The Pomeagle is an intelligent and happy dog, energetic but not too hyper. While he can be energetic he can also be calm and loves to be around people, being social and at the center of activity. He is brave and loyal and makes a great companion and family pet. He does not like to be left alone for long periods of time and forms very strong attachments. He can suffer from separation anxiety.

What does the Pomeagle look like

He is a small dog weighing 6 to 25 pounds and can look like either parent in any aspect. He can have a coat that is furry like the Pomeranian or smooth like the Beagle. It can be short to long and rough or silky. Common colors are black, tan, brown, cream, lemon, blue, red, brindle, orange, white or sable. She can have ears that hang down or erect ears, a square muzzle, wedge shaped head or tail that is white tipped.

Training and Exercise Needs

How active does the Pomeagle need to be?

This is a fairly active dog who will need regular exercise daily outside to stay happy and healthy. He should have trips to a dog park where he can play, socialize and run free. A couple of long walks a day plus his indoor play time should be enough and keep in mind he does have a chasing instinct and could enjoy chasing after scents he catches. He can live in an apartment happily as long as he gets outside each day.

Does he train quickly?

Training for the Pomeagle can vary depending on which parent he leans more towards. He can be easier to train and more obedient when he leans more towards the Pomeranian but from the Beagle he can inherit some stubborn tendencies that make training more difficult. He needs a firm trainer, one who is consistent, patient and remains positive. Early socialization and training are key to him being the best dog he can be but you need to use techniques like treats, praise, rewards and encouragement.

Living with a Pomeagle

How much grooming is needed?

He has moderate needs in grooming, he sheds a moderate amount so will need to have his coat brushed using a firm bristle bush daily or every other day. This will help keep up with the loose hair and you will need to vacuum up the rest. Bathe him using a dog shampoo and be sure not to do it too often. His nails should be clipped when they need it being careful not to cut through the quick as that is painful and will bleed. Also his teeth should be brushed two to three times a week and his ears checked for infection and wiped clean once a week.

What is he like with children and other animals?

The Pomeagle is a dog who is good with children and other dogs but he needs socialization to help be the best he can be and the children need to be taught too. With smaller children it may be a good idea to supervise them as they can be clumsy in how they touch and play. He tends to chase other pets and smaller animals as prey to hunt.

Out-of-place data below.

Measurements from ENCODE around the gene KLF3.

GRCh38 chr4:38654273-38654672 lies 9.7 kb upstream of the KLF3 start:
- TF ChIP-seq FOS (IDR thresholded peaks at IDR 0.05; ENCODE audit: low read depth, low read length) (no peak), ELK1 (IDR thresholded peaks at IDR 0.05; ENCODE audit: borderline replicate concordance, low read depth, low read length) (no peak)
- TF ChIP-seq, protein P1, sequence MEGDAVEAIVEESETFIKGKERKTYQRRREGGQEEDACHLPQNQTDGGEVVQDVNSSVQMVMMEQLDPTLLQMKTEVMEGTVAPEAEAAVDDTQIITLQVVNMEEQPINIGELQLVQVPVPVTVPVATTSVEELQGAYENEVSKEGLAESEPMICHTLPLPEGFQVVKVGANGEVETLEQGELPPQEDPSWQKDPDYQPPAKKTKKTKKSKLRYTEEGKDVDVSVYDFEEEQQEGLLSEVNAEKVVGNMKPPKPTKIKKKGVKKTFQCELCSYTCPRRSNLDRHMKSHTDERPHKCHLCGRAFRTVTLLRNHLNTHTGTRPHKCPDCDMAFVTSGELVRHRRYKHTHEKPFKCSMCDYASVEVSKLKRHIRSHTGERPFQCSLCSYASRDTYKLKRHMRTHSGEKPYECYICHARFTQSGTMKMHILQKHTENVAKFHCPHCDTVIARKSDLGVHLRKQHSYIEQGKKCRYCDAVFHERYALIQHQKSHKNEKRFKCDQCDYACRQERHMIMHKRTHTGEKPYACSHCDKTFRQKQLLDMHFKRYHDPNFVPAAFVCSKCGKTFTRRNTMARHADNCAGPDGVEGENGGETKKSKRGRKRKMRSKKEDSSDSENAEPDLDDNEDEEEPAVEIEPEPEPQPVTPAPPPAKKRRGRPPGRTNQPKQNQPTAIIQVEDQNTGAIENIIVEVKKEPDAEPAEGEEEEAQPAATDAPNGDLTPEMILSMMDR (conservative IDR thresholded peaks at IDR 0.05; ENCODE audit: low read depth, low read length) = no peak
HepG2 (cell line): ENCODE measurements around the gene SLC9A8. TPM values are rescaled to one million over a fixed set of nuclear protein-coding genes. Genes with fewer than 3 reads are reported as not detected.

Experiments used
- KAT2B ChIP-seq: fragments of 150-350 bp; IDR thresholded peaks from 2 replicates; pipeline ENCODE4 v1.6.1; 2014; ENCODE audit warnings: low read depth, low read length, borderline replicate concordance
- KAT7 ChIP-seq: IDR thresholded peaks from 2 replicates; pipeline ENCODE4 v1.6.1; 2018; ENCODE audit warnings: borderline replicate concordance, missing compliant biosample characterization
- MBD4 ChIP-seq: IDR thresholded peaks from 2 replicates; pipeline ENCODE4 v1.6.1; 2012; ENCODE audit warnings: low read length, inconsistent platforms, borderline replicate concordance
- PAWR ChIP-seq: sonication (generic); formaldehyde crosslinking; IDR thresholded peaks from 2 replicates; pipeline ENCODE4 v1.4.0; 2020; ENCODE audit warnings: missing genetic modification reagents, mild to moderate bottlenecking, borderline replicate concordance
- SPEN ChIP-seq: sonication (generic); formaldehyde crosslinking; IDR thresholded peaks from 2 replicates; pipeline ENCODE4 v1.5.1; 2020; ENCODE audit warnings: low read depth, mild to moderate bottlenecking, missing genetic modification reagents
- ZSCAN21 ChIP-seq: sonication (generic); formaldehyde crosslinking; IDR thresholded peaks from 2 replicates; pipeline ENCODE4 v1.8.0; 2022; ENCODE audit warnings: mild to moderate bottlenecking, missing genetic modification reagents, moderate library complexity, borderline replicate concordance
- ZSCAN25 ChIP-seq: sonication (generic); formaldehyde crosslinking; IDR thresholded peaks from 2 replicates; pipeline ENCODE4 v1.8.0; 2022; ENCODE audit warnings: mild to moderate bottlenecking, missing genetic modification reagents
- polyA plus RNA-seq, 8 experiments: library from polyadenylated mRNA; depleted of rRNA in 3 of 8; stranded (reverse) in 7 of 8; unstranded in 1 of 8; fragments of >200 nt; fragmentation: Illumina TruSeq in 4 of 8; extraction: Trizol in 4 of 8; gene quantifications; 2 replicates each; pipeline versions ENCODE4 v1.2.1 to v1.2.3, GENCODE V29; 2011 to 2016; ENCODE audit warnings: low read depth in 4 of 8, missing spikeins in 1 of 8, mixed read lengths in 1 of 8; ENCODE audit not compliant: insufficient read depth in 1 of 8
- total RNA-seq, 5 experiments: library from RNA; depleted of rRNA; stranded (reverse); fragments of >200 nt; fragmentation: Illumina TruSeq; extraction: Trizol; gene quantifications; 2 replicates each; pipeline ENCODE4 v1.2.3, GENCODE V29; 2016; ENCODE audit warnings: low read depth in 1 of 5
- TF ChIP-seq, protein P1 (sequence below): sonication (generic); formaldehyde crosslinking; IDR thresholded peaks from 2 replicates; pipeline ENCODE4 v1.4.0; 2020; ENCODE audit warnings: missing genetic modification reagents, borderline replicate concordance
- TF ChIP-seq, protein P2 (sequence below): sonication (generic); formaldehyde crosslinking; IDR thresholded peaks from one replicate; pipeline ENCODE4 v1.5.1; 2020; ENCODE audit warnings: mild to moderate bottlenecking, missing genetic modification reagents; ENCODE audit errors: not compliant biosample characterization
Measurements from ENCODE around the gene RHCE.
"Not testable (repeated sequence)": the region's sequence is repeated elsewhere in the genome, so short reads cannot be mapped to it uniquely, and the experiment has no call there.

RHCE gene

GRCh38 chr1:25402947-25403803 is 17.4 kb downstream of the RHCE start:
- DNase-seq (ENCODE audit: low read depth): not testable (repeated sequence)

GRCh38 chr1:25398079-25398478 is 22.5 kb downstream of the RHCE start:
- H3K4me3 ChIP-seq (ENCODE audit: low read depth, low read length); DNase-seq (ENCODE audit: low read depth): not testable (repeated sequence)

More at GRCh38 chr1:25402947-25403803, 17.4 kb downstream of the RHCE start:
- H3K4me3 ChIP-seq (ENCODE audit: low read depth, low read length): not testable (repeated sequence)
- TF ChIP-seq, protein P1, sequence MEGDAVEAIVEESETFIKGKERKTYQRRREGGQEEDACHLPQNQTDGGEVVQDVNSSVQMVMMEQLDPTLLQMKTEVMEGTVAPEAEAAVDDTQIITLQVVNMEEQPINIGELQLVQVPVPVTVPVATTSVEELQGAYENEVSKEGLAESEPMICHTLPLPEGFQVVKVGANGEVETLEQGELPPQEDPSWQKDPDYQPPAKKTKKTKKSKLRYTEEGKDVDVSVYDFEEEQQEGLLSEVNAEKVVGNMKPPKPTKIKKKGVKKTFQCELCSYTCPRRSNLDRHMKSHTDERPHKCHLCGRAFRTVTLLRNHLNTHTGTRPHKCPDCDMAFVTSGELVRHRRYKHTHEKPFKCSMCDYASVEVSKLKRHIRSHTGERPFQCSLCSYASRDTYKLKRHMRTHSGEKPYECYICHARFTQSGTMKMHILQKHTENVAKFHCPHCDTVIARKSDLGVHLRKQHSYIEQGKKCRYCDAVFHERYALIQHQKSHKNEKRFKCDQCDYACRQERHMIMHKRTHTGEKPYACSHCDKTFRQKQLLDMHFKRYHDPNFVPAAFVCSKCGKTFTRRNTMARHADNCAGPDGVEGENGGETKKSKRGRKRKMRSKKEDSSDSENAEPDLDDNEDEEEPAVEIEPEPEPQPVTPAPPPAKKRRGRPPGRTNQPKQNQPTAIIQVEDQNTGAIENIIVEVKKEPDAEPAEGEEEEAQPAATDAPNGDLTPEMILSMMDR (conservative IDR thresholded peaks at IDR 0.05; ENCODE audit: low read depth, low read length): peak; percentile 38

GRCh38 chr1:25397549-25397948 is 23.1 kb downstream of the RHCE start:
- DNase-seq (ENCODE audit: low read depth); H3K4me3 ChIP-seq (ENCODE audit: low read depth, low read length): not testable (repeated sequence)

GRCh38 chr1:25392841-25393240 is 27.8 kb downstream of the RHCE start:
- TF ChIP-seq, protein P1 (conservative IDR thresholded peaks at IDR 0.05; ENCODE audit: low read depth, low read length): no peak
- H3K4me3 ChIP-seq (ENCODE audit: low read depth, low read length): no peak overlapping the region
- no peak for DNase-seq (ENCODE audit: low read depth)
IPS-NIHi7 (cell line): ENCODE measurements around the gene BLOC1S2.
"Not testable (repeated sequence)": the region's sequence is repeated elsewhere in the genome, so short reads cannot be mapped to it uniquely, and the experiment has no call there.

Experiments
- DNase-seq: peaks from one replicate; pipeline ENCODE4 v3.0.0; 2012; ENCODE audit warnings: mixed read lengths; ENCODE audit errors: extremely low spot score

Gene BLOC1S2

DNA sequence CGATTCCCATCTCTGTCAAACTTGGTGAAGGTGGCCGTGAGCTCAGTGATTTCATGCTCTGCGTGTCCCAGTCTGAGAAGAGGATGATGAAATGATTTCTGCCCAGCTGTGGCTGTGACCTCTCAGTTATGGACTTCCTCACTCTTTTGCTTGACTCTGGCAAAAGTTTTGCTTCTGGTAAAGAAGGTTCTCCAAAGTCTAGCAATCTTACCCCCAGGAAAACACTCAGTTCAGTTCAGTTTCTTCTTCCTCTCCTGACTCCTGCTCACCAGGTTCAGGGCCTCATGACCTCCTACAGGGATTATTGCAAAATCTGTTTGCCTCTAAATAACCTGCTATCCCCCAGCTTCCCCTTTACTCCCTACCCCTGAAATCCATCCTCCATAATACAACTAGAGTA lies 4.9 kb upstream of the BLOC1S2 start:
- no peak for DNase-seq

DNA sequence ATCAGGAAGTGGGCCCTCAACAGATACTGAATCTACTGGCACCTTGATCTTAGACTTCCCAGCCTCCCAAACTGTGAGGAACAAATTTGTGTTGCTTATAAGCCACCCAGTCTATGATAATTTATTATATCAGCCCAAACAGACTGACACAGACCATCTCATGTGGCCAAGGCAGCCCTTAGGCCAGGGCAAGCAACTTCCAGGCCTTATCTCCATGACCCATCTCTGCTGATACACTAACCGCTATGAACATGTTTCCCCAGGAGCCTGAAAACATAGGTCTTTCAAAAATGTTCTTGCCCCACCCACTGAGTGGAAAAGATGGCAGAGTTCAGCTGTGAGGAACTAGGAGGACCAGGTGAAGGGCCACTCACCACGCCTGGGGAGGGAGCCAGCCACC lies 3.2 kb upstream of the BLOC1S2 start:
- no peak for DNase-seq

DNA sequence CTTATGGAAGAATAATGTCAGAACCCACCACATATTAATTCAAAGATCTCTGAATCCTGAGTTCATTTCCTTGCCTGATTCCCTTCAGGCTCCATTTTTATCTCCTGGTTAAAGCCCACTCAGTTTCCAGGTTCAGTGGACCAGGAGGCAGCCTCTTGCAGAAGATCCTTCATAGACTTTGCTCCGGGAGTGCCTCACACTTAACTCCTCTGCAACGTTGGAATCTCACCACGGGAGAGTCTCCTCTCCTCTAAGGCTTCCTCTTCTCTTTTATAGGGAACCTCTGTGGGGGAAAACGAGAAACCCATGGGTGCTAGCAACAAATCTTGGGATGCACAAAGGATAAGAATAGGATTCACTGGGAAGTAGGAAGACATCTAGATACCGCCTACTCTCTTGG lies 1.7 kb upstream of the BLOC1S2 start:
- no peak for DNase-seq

General information

He barks occasionally and is alert so is a great watchdog who can alert you if there is an intruder. Feed him ¾ to 1 1/2 cups of good quality dry dog food a day and dived that into at least two meals.

Health Concerns

The Pomeagle can inherit health issues from his parents such as Intervertebral disk disease, eye problems, epilepsy, Legg-Perthes, Hypothyroidism, Beagle Dwarfism, CBS, Patellar Luxation, collapsed trachea, Hip dysplasia, ear infections, allergies and dental problems. When you visit to see the puppy before you buy (which you should do to check on the conditions he is kept in) you need to ask to see parental health clearances to make sure your new dog is not going to have problems like this.

Costs involved in owning a Pomeagle

The Pomeagle puppy could cost between $200 to $600. Other costs come to between $385 to $435 for a crate, carrier, collar and leash, deworming, shots, blood tests, chipping and neutering. Annual costs for medical essentials like pet insurance, flea prevention, vaccinations and health insurance come to between $435 to $535. Annual non medical needs like grooming, license, training, treats, toys and food come to between $575 to $675.


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Featured Image Credit: Pixabay

Nicole Cosgrove

Nicole is the proud mom of Baby, a Burmese cat and Rosa, a New Zealand Huntaway. A Canadian expat, Nicole now lives on a lush forest property with her Kiwi husband in New Zealand. She has a strong love for all animals of all shapes and sizes (and particularly loves a good interspecies friendship) and wants to share her animal knowledge and other experts' knowledge with pet lovers across the globe.